116 3rd St SE
Cedar Rapids, Iowa 52401
Eric Heick, 24, of rural West Branch in Johnson County, a politically independent candidate, is seeking one of two open seats on the Johnson County Board of Supervisors in the Nov. 8 general election. Heick has not previously held political office and works as a research associate with Syngenta.
The Gazette posed a set of questions to Johnson County Supervisor candidates. Below is the transcript of Heick’s answers. Polls will be open on election day from 7 a.m. to 8 p.m.
What do you think are the three most important issues the county is facing? What would you do to address them?
Heick: The three most important issues facing Johnson County are: finding ways to meet the needs of both the rural and urban residents of the county, finding ways to support local small businesses in the county, and Supervisor meeting accessibility. I think the best way for me to address the needs of all residents of the county is to seek their input on county issues. In my conversations with rural residents many of them feel that their voice isn’t heard by the board, I would address this by bringing a rural perspective to the board. To support local ventures in the county I would work to reduce the barriers to starting a business in the county. To increase the accessibility of county meetings I would work to have more of them scheduled in the evenings to make it easier for residents to attend.
Do you support the use of eminent domain for CO2 pipelines? Why or why not?
Heick: I think that the use of eminent domain is a serious issue, but if it is determined that a CO2 pipeline meets the criteria to grant eminent domain then it is the counties responsibility to ensure that each affected landowner is compensated at the fair market values of their land as well as any damages associated with the construction of the pipeline. There are many other pipelines in the county that transport a variety of products which eminent domain could have been used to obtain the property needed to construct them. Personally I would prefer that landowners are able to negotiate what they consider to be a fair deal for any project requiring the use of their land rather and the use of eminent domain.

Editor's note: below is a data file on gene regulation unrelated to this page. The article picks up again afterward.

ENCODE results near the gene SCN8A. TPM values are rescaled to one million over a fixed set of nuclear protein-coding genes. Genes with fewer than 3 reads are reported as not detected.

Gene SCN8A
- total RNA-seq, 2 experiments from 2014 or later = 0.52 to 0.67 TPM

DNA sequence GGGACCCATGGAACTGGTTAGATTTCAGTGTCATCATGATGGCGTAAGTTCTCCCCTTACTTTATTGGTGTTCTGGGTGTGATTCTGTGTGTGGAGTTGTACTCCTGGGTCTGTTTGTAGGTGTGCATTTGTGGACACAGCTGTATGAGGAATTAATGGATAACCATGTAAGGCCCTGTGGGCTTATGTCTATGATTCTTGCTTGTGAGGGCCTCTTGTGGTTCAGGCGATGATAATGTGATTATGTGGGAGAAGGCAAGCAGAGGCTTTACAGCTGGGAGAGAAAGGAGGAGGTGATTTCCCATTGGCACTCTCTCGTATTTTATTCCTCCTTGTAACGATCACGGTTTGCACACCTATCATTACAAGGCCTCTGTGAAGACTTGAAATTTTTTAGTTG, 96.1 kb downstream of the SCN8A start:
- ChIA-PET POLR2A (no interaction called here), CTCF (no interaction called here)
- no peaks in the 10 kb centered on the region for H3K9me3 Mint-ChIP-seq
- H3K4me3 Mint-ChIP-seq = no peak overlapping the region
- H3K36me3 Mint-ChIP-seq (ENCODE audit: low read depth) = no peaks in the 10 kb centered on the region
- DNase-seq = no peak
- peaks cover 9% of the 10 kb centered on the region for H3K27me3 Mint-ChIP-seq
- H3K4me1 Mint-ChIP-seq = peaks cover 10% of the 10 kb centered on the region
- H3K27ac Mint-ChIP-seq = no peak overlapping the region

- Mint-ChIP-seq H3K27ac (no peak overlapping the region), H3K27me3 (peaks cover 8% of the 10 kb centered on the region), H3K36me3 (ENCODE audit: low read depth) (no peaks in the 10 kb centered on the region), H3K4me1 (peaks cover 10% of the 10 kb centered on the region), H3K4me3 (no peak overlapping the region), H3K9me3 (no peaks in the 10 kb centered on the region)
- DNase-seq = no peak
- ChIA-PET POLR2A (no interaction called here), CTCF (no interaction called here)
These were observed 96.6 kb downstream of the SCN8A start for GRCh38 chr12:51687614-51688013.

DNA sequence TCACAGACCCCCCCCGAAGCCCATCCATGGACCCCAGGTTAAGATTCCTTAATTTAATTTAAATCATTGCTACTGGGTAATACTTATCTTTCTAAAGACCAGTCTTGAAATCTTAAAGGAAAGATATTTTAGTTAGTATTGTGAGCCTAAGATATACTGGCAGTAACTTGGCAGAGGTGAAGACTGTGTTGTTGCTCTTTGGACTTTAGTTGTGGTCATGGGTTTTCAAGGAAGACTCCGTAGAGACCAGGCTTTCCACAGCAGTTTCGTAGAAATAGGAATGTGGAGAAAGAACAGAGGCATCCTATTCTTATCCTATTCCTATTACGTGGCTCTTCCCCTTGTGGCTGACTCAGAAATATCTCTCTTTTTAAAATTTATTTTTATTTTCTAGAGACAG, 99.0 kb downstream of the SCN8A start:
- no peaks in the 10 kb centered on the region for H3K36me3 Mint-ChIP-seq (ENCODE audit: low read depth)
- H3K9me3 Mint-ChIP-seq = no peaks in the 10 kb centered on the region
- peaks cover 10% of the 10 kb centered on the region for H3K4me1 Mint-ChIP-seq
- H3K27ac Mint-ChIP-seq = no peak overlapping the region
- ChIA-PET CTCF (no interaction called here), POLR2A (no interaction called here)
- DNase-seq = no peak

If you’re forced to cut the county’s budget, where do you look for savings? Why?
Heick: If I was forced to cut the county budget, I would look for savings in nonessential services. It is important that the county always maintain essential services but there are other areas in the counties budget where savings can be found. I would also want to evaluate county spending in relation to other surrounding counties to see how Johnson County compares.
How would you assess the long-term planning and vision of the county? Are there areas that you think should be planned for?
Heick: To assess the long term planning of the county I would seek input from residents on where they want growth in the county and what services they would want to be improved. I would look at past planning activities the county has done to see how that is progressing as well as what was and wasn’t effective to build upon past success and navigate away from failures. I think that it is important while planning for growth to also consider the needs of farmers. When constructing or improving roads it is important to consider how larger farm equipment as well as semis are going to be able to navigate roundabouts and streets. I think it is important to consider the current usage of roads when planning future projects.
What should the county's role be when it comes to affordable housing programs? Should there be additional partnerships with cities or other organizations? What other programs could the county implement to assist residents in need?